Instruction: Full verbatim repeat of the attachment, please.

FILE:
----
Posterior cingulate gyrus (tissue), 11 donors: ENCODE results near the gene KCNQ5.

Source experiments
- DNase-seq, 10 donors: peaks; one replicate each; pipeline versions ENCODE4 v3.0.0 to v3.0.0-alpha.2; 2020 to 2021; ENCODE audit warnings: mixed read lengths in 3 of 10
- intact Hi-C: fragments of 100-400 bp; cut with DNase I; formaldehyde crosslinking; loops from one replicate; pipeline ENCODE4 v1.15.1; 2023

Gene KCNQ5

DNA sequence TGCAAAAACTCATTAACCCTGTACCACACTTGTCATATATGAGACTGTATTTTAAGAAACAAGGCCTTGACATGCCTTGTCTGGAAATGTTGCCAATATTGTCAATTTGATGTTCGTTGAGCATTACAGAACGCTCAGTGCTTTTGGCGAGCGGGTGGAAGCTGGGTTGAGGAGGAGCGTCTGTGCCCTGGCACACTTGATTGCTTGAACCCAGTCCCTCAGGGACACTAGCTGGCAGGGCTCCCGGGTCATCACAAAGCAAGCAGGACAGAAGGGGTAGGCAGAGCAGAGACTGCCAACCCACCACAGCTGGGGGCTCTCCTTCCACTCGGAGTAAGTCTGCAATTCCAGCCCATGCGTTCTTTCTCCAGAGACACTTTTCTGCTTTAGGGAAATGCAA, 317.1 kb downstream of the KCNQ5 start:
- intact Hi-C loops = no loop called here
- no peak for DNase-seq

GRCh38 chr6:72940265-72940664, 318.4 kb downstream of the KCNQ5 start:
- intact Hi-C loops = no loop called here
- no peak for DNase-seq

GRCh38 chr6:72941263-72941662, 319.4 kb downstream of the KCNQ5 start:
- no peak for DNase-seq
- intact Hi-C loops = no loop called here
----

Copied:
Posterior cingulate gyrus (tissue), 11 donors: ENCODE results near the gene KCNQ5.

Source experiments
- DNase-seq, 10 donors: peaks; one replicate each; pipeline versions ENCODE4 v3.0.0 to v3.0.0-alpha.2; 2020 to 2021; ENCODE audit warnings: mixed read lengths in 3 of 10
- intact Hi-C: fragments of 100-400 bp; cut with DNase I; formaldehyde crosslinking; loops from one replicate; pipeline ENCODE4 v1.15.1; 2023

Gene KCNQ5

DNA sequence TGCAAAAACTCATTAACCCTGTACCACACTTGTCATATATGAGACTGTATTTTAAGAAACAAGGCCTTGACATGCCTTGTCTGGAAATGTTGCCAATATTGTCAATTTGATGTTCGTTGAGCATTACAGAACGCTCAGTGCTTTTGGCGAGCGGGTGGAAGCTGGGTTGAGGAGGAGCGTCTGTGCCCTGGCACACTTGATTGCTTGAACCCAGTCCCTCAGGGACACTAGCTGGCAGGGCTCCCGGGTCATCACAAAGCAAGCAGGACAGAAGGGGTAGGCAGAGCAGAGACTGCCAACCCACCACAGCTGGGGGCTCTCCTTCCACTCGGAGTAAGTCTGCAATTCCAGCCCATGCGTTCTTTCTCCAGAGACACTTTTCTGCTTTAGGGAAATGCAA, 317.1 kb downstream of the KCNQ5 start:
- intact Hi-C loops = no loop called here
- no peak for DNase-seq

GRCh38 chr6:72940265-72940664, 318.4 kb downstream of the KCNQ5 start:
- intact Hi-C loops = no loop called here
- no peak for DNase-seq

GRCh38 chr6:72941263-72941662, 319.4 kb downstream of the KCNQ5 start:
- no peak for DNase-seq
- intact Hi-C loops = no loop called here